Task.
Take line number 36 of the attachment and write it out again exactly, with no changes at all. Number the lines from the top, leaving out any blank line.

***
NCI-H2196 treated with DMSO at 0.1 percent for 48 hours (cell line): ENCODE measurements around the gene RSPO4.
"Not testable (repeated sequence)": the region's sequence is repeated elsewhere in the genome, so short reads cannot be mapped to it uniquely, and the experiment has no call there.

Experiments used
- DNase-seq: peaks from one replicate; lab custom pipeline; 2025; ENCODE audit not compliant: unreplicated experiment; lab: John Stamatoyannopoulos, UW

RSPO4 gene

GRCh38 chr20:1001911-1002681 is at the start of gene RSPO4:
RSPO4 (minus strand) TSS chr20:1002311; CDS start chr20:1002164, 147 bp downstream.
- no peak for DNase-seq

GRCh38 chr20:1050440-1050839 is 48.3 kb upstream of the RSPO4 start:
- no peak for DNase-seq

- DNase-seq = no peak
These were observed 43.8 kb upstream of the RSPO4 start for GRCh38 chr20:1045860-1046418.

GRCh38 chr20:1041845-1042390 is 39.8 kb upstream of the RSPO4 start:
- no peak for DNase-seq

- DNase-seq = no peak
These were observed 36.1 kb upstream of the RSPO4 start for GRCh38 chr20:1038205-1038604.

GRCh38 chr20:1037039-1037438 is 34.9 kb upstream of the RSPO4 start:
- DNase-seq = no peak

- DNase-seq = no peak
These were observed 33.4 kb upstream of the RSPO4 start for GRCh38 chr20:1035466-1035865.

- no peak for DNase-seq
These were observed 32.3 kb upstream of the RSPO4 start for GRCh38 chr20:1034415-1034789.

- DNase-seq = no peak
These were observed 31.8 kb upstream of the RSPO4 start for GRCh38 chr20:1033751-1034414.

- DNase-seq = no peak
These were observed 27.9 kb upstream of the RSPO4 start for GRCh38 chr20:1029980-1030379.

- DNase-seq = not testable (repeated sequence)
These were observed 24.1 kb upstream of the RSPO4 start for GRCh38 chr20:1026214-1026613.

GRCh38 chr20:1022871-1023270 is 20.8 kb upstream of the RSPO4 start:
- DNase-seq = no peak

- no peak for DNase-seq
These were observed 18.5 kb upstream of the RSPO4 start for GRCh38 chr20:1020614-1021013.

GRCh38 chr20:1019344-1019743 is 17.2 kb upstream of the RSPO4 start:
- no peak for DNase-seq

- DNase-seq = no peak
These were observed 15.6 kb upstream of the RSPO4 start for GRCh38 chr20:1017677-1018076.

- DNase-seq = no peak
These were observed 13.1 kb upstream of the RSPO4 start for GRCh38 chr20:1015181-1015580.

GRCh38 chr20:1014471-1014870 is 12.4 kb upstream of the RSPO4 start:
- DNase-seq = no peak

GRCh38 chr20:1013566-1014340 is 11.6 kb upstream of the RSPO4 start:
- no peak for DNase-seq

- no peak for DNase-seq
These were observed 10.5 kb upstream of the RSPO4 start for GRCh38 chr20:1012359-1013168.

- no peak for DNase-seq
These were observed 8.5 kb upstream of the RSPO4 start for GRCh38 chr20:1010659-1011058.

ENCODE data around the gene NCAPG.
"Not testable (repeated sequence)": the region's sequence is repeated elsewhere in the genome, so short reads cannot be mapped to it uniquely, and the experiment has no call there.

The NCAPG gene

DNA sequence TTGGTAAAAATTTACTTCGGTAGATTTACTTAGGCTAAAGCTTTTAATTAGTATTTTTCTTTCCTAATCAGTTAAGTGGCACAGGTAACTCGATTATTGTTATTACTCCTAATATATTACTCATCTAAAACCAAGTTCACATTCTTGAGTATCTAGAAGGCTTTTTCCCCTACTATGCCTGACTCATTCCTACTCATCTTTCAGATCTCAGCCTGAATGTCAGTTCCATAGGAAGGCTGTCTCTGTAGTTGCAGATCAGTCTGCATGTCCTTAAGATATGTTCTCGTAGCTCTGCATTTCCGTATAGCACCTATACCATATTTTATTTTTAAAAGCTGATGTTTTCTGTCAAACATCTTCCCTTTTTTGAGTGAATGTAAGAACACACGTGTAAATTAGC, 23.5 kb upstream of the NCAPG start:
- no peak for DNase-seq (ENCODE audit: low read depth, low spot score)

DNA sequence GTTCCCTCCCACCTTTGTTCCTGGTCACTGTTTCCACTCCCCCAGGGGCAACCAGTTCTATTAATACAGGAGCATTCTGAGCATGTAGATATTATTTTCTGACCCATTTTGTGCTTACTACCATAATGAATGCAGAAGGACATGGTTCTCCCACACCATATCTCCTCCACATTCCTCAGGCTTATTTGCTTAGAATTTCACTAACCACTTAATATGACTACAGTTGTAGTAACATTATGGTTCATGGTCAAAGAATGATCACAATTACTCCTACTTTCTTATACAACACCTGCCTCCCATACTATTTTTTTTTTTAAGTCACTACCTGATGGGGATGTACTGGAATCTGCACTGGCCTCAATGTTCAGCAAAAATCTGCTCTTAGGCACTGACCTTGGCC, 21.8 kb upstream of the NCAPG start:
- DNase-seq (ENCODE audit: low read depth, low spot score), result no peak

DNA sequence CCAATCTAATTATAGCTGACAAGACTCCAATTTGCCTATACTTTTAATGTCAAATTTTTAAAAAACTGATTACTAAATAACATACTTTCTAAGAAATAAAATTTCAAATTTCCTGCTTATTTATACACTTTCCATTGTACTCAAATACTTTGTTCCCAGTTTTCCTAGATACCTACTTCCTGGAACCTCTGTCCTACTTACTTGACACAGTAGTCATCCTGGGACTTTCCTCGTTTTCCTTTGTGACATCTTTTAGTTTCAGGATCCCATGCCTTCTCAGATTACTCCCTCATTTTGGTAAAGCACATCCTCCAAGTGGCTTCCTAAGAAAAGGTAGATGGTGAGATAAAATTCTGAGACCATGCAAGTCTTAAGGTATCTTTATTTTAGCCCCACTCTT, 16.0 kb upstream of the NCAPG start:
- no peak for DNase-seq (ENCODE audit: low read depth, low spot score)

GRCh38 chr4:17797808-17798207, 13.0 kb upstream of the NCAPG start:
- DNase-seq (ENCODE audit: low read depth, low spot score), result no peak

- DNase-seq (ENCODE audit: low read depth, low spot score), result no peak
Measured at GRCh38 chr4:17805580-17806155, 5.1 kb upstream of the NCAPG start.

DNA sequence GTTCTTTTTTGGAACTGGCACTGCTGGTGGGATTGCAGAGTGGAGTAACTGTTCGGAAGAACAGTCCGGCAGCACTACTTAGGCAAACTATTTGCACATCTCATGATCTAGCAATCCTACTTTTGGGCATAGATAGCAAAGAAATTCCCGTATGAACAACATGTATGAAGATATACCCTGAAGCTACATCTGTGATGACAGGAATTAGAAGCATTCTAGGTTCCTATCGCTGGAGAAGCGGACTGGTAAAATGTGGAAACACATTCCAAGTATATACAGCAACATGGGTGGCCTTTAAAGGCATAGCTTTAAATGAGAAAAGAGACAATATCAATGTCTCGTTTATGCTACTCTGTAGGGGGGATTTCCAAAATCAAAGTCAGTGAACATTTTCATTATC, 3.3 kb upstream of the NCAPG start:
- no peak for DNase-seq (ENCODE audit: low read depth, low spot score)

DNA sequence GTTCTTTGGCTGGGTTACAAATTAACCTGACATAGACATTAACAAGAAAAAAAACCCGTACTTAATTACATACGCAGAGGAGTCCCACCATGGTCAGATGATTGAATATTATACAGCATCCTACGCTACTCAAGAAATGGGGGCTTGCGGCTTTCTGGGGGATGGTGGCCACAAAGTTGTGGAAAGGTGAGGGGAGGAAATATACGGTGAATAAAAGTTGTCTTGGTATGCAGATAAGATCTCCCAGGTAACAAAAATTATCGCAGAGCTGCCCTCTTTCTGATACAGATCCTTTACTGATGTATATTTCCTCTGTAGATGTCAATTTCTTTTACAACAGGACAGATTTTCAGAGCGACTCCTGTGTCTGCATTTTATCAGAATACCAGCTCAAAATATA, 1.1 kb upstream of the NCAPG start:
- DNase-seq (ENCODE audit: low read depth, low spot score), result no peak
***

These were observed 15.6 kb upstream of the RSPO4 start for GRCh38 chr20:1017677-1018076.